NFOV

(redirected from Narrow Field Of View)
AcronymDefinition
NFOVNarrow Field Of View
References in periodicals archive ?
The Jim LR features a cooled thermal channel, with a 320 x 240 pixel sensor operating in the 3-5 pm band; the narrow field of view remains the same as the UCs, the wide one being of 9[degrees] x 6.75[degrees].
Most high-power mini binoculars have either a narrow field of view or short eye relief--or both.
When using the EPC, gunners should acquire targets using the TWS wide field of view and then switch to narrow field of view for firing.
Since I was using a lens with a narrow field of view and the rocket was drawing ahead of the payload, my system did not track as well as it should, which turned out to be fortunate.
Issues such as working distance, depth of field and narrow field of view are all very relevant to telescope users and translate as unnatural working ranges, some inconvenience and disorientation, which can result in a degree of fatigue.
The drones are looking down in a narrow field of view, he noted.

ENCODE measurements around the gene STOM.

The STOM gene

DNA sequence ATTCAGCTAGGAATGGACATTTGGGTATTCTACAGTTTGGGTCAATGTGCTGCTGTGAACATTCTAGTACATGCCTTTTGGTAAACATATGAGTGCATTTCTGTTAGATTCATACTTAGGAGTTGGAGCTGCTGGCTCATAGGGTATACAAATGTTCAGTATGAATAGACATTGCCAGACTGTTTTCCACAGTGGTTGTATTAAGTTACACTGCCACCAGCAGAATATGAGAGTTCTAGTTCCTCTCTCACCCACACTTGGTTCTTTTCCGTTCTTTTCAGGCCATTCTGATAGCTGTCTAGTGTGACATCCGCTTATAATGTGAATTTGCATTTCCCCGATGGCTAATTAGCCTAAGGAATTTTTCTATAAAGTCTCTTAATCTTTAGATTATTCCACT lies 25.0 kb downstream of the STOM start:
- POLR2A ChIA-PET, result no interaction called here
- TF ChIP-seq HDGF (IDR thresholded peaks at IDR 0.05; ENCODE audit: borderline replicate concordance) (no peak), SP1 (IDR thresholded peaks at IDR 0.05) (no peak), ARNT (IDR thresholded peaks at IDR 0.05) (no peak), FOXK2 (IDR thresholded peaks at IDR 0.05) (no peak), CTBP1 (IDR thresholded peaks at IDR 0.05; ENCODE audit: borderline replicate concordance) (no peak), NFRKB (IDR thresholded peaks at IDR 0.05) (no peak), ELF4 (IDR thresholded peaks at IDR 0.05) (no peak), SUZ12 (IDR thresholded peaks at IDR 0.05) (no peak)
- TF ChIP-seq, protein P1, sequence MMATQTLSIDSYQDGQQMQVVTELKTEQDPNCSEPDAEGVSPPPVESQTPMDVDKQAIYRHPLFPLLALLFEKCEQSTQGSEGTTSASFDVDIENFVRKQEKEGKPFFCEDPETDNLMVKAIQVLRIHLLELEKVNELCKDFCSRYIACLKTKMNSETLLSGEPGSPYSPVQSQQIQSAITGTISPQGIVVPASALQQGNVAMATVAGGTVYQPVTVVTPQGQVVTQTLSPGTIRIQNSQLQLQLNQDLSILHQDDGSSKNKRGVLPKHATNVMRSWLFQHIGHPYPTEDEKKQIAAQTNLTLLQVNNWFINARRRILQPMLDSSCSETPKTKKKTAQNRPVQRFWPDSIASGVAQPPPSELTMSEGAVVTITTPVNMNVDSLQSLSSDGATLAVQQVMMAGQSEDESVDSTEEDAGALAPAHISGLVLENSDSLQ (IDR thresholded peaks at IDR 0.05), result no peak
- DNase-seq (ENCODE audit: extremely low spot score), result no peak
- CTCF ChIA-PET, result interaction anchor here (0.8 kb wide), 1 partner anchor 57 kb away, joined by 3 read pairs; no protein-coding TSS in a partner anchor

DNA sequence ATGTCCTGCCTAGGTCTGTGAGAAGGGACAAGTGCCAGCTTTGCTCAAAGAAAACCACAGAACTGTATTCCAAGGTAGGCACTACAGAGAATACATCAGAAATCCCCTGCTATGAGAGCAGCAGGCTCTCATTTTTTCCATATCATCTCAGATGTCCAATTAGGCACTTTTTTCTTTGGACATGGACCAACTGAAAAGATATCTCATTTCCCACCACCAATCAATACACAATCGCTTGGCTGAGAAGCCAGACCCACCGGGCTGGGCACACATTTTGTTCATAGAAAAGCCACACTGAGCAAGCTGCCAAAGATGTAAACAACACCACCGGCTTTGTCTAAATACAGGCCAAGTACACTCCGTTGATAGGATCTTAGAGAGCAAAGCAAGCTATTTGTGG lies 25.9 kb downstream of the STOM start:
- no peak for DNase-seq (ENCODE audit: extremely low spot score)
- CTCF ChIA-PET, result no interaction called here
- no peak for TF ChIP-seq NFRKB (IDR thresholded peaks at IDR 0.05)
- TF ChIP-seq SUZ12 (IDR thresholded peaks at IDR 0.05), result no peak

'It's a perception caused by the narrow field of view afforded by television,' he said.
The proposed observation would pose a challenge to Hubble because the orbiting telescope has an extremely narrow field of view. The persistent winds and radiation from massive stars cause the stars of older nurseries to disperse, so a full picture would have to cover a vast area.
That's fine for viewing the planets, and it's just big enough to see all of the Moon at once, but there are plenty of star clusters and nebulae that don't fit in such a narrow field of view. People who like exploring such deep-sky objects often care more about maximizing their field of view than about high magnification.
Second, the narrow field of view makes it easy for unwanted guests to step aside to avoid detection.
The SWD goggle has a relatively narrow field of view and a small interior volume that affords minimal room for eyeglass frames.
The closer birds crossed my narrow field of view in quick flashes; above them, hundreds, perhaps thousands, circled overhead in a single flock--a tornado of geese--and they were all headed into the set.